3. Narcotic Restrictions remain applicable for all products containing THC – The potential 0.2 percent limit has to be carefully assessed

Every consumer product containing the Cannabinoid tetrahydrocannabinol (THC) is also subject to the German Narcotic Drugs Act ("Betäubungsmittelgesetz", BtMG). Basically, Marihuana, plants and parts of plants of the cannabis genus are generally prohibited within consumer products by the BtMG. However, products that contain less than 0.2 per cent whilst their movement (except the cultivation) serves exclusively commercial/industrial or scientific purposes that exclude an abuse/misuse for intoxication issues, are excluded from this prohibition, Annex I to BtMG, subsec. "Cannabis", lit. b) alt. 2.

As there is currently no stable interpretation regarding the mandatory exclusion of abuse/misuse condition, consumer products, esp. with ingest purpose, containing any amount of THC put at (criminal) risk to the manufacturer, importer or marketer under German law.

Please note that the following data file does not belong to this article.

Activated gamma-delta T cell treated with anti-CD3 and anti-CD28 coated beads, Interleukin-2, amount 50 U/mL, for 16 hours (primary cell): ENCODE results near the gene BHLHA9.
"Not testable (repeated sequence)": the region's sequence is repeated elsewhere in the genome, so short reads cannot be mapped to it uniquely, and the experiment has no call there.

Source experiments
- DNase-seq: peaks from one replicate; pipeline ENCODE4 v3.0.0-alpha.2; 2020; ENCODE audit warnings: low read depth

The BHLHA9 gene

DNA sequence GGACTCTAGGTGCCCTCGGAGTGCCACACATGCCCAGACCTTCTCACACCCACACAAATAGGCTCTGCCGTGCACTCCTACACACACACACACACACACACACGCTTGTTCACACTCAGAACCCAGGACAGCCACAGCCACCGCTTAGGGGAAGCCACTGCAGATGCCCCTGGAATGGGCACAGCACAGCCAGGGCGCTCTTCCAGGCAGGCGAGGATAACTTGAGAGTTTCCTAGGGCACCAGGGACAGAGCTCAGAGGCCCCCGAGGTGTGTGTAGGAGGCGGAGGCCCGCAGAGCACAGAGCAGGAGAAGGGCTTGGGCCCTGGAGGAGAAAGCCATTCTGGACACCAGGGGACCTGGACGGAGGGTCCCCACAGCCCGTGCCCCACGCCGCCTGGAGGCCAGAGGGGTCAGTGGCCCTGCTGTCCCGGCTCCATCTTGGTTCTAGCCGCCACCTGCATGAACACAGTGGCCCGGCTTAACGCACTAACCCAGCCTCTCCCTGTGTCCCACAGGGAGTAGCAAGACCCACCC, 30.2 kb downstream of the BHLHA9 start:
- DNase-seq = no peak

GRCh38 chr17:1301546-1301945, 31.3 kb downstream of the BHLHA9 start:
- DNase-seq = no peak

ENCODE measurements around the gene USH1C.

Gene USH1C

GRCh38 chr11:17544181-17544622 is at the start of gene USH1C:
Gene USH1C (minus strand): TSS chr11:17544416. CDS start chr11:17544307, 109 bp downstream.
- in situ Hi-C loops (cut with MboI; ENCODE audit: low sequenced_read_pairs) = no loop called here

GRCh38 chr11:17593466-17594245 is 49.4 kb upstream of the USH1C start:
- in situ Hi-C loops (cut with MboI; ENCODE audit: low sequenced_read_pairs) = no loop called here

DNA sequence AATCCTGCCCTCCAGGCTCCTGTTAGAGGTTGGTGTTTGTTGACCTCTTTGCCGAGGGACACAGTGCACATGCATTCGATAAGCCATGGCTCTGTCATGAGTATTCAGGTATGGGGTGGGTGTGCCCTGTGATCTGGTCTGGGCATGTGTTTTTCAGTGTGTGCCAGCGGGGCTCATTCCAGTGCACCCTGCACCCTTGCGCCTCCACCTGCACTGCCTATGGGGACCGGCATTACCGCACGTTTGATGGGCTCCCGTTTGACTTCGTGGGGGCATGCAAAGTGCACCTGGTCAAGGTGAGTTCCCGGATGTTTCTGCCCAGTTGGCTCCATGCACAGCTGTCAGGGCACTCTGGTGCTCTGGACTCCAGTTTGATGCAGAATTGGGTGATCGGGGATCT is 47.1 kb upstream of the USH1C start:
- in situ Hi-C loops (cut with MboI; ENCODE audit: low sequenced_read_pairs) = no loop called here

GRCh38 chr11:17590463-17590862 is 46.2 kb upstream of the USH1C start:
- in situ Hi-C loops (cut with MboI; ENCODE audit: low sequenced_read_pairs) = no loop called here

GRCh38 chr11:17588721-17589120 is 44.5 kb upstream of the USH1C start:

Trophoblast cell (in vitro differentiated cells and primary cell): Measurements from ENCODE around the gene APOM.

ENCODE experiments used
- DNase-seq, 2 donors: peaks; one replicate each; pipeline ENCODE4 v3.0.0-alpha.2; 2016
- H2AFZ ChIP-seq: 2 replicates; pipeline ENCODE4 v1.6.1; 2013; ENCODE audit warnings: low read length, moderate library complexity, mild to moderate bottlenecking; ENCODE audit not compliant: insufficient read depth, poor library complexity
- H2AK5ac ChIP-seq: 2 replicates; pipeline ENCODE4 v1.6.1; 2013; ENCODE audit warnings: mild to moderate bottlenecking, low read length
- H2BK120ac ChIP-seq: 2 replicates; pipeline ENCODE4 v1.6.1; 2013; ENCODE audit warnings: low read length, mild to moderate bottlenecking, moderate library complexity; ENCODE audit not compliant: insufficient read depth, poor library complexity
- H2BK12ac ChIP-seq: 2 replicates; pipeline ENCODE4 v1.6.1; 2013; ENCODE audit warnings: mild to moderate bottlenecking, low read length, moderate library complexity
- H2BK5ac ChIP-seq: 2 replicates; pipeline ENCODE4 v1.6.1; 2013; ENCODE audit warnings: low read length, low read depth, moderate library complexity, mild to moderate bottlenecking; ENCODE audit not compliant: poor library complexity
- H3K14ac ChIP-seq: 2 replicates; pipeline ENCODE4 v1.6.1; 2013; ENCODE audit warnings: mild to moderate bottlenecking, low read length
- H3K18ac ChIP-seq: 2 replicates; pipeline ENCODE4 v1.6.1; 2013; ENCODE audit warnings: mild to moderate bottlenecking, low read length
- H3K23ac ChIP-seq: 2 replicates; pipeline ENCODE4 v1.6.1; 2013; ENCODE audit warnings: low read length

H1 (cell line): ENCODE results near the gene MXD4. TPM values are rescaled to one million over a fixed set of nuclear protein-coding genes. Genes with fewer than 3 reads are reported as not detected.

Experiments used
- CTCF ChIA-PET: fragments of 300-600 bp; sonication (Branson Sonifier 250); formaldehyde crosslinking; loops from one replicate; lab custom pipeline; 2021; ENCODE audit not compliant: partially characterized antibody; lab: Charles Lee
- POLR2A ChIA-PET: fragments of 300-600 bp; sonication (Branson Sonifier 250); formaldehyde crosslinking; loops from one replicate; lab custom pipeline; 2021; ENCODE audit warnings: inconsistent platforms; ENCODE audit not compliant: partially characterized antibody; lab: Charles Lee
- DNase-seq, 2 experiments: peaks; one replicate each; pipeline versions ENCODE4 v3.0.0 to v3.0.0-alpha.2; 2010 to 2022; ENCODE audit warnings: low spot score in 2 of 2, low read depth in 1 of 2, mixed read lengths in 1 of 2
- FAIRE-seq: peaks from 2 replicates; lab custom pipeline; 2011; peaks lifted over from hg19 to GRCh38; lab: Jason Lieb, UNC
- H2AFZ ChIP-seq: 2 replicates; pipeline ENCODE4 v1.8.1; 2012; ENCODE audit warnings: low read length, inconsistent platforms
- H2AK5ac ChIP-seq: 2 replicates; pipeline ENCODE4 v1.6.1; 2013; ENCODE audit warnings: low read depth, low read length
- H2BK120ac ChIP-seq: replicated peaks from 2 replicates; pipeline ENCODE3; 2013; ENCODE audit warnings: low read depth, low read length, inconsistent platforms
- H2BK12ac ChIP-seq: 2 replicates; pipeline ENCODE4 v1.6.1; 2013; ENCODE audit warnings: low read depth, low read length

Finally, the potential tolerance of products containing up to 0.2 percent THC under German narcotic regulations does involve all products legally manufactured elsewhere (e.g. products manufactured of hemp within the meaning of the US Farm Bill are still comprehensively subject to the aforementioned prohibitions when imported and/or placed into the German market).

4. Further proceedings

We emphasize that it is crucial to thoroughly assess on the complex regulatory background if it comes to CBD consumer products in order to mitigate both financial and criminal risks.

The issues resulting from the interpretation of the Novel Food Regulation in Germany could change in Q 1/Q 2 2020 as the European Commission is currently deciding (again) whether or not to include CBD in the Novel Food Catalogue.

For other CBD consumer products, e.g. cosmetics, the Novel Food Regulation does not apply. The relevant German regulatory background for such products is not as hostile as sometimes advertised by German authorities.